Had another conversation with someone who is baffled by the fact that they just keep re-making the origin story comic book movies rather than moving forward with other stories. It's not all that surprising, actually.
See, there's this pattern of storytelling for sci-fi/fantasy that TV and movies (and many books too) stick very closely to as it's the least risky structure they can go with. The pattern involves a "mundane" or "normal" person as a primary character.
That normal person serves as a proxy for the viewer or reader. All of the weird stuff going on in the sci-fi or fantasy universe needs to be explained to them and thus, to the audience. Luke Skywalker knows nothing about the force and neither does the audience at the beginning of Star Wars.
Since Luke needs so much stuff explained to him, it becomes much easier for the filmmakers to explain it to us as an audience. When Sheriff Carter shows up in Eureka and has never heard of the place, anything the writers need us to know gets explained to Carter. When a weird artifact needs to be explained to the audience on Warehouse 13, it gets explained to any of the half of the cast filling this role on that show.
This can be multiplied to include more than one such character. Shows like Stargate put nearly the entire cast into this role when the started out. Same with most of the cast on Lost.
This formula is so completely ingrained that when a show like Stargate matures, the often need to inject a new character or set of characters to fill the role.
Once you realize this pattern and are looking for it, you can usually see which sci-fi or fantasy material has any chance of mainstream success. Those that follow the formula have a shot, those that don't, don't. I'm sitting here trying to think of ANY examples that succeeded against this formula and I'm coming up empty.
This formula is seriously powerful. First, it really is good storytelling, particularly when the story world deviates from the rules of current reality. Second, it provides an onramp for those who wouldn't otherwise be interested in the weird story world. That second part is damned near a law of nature when it comes to TV and movies. Whether or not it's ACTUALLY necessary or it's just talking down to audiences is irrelevant. The studios clearly believe that nothing in the genre works without this.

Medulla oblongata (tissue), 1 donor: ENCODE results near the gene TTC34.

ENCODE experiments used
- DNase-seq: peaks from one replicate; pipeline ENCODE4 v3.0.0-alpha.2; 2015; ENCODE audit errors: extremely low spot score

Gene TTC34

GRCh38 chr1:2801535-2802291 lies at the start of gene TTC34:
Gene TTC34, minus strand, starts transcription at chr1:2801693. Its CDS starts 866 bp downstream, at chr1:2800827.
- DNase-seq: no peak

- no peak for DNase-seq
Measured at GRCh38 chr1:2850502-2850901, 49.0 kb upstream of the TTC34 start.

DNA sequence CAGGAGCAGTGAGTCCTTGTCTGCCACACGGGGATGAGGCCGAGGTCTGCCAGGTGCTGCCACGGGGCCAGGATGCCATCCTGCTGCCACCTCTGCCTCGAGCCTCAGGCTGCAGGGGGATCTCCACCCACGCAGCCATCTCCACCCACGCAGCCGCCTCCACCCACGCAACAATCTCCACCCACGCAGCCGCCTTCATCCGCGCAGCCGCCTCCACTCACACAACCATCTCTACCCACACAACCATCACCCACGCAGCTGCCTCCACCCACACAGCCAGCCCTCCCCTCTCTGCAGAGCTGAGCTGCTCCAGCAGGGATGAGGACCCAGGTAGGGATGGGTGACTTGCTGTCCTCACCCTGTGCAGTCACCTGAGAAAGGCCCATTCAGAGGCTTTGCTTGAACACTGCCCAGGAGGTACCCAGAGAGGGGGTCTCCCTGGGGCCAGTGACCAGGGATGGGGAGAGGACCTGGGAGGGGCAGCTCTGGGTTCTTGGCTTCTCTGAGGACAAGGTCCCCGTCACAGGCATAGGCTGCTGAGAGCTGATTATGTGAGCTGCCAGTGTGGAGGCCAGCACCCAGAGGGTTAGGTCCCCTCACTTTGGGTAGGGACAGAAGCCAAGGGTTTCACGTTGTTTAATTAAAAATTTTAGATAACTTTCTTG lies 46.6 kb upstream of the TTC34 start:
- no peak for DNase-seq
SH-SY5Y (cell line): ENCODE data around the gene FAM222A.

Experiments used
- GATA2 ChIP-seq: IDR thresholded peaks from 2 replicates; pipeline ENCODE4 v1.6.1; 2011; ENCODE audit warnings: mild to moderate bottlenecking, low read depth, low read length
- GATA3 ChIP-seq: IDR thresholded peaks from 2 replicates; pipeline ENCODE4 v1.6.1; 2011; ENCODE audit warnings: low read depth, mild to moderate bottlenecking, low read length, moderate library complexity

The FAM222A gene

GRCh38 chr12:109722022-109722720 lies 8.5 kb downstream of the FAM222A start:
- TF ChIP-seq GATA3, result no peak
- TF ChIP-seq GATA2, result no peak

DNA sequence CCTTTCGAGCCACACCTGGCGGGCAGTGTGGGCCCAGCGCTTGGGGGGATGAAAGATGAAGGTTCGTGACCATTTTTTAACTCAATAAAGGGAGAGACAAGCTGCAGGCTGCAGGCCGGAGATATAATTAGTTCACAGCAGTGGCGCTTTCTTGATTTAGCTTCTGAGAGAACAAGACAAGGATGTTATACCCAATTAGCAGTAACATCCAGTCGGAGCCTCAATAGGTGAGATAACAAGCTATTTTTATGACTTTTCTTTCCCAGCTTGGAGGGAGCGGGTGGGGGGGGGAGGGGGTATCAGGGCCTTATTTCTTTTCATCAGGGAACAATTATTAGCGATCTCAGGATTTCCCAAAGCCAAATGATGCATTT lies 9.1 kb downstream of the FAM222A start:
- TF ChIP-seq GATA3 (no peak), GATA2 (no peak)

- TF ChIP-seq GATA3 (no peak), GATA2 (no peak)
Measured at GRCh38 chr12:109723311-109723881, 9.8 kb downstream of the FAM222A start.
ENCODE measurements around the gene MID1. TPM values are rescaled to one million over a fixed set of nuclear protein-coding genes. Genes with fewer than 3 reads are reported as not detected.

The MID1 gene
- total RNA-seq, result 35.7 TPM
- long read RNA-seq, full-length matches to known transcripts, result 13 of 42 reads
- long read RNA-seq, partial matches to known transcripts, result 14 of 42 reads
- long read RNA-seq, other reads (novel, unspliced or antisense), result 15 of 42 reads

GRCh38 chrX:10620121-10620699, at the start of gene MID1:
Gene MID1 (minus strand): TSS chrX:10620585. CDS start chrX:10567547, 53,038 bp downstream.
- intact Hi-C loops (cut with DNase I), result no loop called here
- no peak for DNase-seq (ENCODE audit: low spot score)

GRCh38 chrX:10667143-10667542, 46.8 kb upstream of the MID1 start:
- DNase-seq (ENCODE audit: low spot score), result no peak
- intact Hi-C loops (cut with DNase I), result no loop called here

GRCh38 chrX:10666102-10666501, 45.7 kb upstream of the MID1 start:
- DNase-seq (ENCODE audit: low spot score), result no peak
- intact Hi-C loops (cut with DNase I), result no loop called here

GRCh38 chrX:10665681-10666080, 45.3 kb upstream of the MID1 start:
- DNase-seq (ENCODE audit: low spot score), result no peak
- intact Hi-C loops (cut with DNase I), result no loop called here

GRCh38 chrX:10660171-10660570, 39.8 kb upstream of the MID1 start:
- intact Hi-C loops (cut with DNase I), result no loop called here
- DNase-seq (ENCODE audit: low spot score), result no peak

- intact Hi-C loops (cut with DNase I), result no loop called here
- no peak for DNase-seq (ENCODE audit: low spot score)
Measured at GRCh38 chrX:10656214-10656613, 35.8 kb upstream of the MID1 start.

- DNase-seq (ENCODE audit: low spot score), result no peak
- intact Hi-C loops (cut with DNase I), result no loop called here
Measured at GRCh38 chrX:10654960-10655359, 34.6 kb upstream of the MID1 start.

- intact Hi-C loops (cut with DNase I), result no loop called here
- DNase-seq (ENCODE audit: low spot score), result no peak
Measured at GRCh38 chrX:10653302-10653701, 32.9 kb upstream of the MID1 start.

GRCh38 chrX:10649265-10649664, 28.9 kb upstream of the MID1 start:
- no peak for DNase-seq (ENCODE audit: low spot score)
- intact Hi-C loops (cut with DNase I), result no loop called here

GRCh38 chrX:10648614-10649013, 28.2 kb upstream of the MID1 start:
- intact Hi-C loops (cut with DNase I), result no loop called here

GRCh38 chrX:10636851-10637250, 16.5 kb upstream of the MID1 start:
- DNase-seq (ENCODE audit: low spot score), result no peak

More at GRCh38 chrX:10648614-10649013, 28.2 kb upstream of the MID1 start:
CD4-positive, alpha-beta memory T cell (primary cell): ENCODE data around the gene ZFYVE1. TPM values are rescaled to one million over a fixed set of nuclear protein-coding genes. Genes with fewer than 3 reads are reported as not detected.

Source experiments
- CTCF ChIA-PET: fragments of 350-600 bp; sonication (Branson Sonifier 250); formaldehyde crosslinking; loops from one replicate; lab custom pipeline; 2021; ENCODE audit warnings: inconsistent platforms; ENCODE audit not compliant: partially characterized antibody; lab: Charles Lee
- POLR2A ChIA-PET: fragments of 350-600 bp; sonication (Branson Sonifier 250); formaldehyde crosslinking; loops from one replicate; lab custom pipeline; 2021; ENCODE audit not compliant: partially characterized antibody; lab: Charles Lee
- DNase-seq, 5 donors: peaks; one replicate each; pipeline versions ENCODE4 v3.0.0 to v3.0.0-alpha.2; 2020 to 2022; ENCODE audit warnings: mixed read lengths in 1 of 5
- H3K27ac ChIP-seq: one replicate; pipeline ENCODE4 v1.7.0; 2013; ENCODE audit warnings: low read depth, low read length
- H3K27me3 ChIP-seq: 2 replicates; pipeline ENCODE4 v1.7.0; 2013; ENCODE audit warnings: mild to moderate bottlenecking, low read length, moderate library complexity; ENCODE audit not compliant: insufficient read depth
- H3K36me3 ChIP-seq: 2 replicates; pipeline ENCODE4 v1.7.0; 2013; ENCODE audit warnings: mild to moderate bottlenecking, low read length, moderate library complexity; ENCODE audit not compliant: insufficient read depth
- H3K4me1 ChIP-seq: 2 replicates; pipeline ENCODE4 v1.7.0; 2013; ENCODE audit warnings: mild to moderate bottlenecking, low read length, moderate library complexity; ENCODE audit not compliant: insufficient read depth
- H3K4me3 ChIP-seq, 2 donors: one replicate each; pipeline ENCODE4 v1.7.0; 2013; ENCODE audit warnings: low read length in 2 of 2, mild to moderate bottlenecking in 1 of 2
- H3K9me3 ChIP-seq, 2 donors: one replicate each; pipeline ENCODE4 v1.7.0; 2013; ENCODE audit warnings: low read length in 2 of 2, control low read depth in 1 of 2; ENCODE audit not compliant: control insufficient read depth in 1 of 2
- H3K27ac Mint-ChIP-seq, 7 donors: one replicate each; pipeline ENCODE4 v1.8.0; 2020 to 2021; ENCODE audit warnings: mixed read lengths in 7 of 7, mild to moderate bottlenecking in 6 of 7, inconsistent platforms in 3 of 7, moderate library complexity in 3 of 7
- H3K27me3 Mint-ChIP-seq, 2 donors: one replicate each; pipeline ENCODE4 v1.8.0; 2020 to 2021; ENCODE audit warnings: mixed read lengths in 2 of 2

Back to super-hero movies, you'll probably see that, in an origin story, the hero serves as our proxy character, exploring their new powers, learning how to be a hero, etc. This is a particularly powerful combo because our proxy user (whom we are meant to empathize with) is combined with the protagonist (whom we are meant to empathize with). Put those together and nearly all of the story's empathy is channeled in the direction of the hero.
When you look at the non-origin super hero stories, they often lose the proxy character. At the very least, the hero stops being able to fulfill that role. That means siphoning some of the empathy away from the hero. That gets tricky to write and still keep it compelling. As such, each time a franchise strays away from origin stories, it gets more and more risky, speaks to a smaller and smaller audience and generally scares the crap out of the people in Hollywood pouring hundreds of millions into making these movies.
Their reaction? Stay in the end of the pool where it's safe. Let's just re-boot and go back to the origin story again.